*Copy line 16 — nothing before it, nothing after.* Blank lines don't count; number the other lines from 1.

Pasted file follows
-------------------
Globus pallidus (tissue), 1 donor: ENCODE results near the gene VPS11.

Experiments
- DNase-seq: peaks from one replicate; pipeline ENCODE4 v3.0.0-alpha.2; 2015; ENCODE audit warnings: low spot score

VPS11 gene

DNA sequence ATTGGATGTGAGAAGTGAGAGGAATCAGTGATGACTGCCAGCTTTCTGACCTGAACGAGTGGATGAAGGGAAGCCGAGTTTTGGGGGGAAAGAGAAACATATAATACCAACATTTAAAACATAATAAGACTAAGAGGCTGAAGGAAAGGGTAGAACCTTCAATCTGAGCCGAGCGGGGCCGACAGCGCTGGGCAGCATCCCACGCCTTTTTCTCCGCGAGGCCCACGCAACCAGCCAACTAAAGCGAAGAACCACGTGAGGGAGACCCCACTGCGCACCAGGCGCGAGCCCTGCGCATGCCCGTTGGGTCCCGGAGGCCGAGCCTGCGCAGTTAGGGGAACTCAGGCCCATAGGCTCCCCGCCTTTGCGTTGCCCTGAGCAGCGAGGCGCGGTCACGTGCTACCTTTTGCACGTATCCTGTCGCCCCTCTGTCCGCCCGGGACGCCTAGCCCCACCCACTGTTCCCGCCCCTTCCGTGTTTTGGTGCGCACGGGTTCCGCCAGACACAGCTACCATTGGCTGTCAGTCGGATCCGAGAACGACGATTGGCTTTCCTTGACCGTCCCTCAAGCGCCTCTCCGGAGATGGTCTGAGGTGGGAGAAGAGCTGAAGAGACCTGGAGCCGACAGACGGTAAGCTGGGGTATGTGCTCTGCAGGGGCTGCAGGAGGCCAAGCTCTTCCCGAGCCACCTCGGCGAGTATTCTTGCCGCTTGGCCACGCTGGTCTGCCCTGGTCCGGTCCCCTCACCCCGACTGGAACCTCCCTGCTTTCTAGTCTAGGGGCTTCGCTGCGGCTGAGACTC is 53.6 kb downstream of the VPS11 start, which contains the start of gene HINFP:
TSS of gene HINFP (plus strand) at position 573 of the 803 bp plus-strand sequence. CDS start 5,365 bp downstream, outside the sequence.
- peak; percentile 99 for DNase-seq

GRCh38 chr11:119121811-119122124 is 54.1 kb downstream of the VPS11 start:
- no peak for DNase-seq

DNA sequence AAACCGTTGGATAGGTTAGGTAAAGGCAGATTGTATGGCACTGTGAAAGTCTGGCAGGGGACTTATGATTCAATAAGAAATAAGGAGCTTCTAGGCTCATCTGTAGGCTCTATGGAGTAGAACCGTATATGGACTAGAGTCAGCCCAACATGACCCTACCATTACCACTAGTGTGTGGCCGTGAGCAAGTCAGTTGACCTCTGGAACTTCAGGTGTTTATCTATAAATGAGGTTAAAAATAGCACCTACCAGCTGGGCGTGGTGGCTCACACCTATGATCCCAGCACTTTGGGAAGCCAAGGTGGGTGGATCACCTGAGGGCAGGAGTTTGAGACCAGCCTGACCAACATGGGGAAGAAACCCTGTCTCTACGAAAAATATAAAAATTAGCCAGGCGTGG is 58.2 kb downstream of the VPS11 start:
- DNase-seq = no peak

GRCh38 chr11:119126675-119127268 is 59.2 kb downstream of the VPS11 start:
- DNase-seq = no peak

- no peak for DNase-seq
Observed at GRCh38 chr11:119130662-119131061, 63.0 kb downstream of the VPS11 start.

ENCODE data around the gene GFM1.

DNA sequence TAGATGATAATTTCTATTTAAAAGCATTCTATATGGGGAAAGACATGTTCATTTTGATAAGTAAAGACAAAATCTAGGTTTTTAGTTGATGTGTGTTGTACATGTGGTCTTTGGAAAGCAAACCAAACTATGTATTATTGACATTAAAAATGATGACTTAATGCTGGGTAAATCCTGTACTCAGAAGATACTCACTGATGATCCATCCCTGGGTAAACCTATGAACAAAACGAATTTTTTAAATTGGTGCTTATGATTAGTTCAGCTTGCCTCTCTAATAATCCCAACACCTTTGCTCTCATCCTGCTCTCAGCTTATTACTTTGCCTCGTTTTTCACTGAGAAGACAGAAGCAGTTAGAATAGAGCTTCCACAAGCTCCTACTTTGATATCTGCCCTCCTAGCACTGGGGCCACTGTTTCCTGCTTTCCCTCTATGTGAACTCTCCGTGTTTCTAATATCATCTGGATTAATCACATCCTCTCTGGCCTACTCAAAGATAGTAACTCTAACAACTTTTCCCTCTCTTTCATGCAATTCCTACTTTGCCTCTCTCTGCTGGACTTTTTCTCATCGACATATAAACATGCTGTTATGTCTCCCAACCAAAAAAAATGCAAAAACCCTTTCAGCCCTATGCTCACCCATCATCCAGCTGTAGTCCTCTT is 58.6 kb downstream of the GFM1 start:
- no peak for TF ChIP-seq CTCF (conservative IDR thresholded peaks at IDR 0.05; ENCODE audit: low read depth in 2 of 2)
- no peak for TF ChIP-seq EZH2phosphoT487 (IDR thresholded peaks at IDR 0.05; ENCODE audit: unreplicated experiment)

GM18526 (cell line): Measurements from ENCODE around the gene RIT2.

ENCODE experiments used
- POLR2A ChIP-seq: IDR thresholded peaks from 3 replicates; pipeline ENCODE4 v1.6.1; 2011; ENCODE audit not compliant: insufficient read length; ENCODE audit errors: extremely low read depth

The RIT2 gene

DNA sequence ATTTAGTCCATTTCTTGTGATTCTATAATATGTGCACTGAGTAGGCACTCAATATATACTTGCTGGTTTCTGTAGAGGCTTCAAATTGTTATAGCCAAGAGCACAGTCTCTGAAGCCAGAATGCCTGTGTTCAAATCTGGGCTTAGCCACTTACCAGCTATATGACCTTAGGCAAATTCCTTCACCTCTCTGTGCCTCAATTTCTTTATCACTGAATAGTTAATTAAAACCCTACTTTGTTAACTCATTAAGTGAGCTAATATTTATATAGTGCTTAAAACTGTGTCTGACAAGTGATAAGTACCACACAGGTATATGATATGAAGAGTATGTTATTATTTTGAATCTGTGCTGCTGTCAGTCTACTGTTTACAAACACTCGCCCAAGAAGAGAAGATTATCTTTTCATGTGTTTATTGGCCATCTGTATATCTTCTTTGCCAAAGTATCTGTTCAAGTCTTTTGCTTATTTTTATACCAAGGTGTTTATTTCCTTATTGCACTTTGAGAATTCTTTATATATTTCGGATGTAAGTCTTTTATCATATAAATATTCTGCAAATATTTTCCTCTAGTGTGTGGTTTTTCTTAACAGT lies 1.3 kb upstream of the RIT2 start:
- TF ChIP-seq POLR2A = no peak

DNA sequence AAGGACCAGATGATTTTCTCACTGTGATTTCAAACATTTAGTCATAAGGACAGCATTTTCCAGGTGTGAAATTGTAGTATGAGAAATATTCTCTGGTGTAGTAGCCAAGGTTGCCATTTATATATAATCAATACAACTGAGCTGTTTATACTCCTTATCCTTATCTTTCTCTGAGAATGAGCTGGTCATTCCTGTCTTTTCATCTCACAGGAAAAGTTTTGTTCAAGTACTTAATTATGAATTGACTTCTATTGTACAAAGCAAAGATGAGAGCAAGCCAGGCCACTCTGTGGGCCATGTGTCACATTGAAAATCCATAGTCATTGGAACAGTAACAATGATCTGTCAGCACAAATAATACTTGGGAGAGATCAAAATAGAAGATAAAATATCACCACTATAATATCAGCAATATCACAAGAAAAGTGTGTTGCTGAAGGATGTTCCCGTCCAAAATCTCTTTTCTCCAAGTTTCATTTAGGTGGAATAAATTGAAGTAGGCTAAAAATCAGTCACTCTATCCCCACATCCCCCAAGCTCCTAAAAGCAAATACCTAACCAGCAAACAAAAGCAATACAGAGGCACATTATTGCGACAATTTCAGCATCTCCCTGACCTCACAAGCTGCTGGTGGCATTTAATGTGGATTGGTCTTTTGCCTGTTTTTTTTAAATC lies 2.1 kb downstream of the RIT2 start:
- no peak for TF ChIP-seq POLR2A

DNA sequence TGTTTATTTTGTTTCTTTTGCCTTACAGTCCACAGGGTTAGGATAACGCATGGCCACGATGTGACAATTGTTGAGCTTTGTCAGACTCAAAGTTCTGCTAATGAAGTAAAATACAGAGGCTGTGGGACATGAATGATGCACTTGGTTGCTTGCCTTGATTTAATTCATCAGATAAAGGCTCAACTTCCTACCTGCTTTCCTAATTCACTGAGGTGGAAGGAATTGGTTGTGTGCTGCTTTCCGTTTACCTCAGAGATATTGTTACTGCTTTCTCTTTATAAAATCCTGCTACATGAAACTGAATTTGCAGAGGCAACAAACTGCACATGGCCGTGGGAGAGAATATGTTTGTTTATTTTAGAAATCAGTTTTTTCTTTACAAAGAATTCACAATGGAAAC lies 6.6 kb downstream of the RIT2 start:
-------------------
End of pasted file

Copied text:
ENCODE data around the gene GFM1.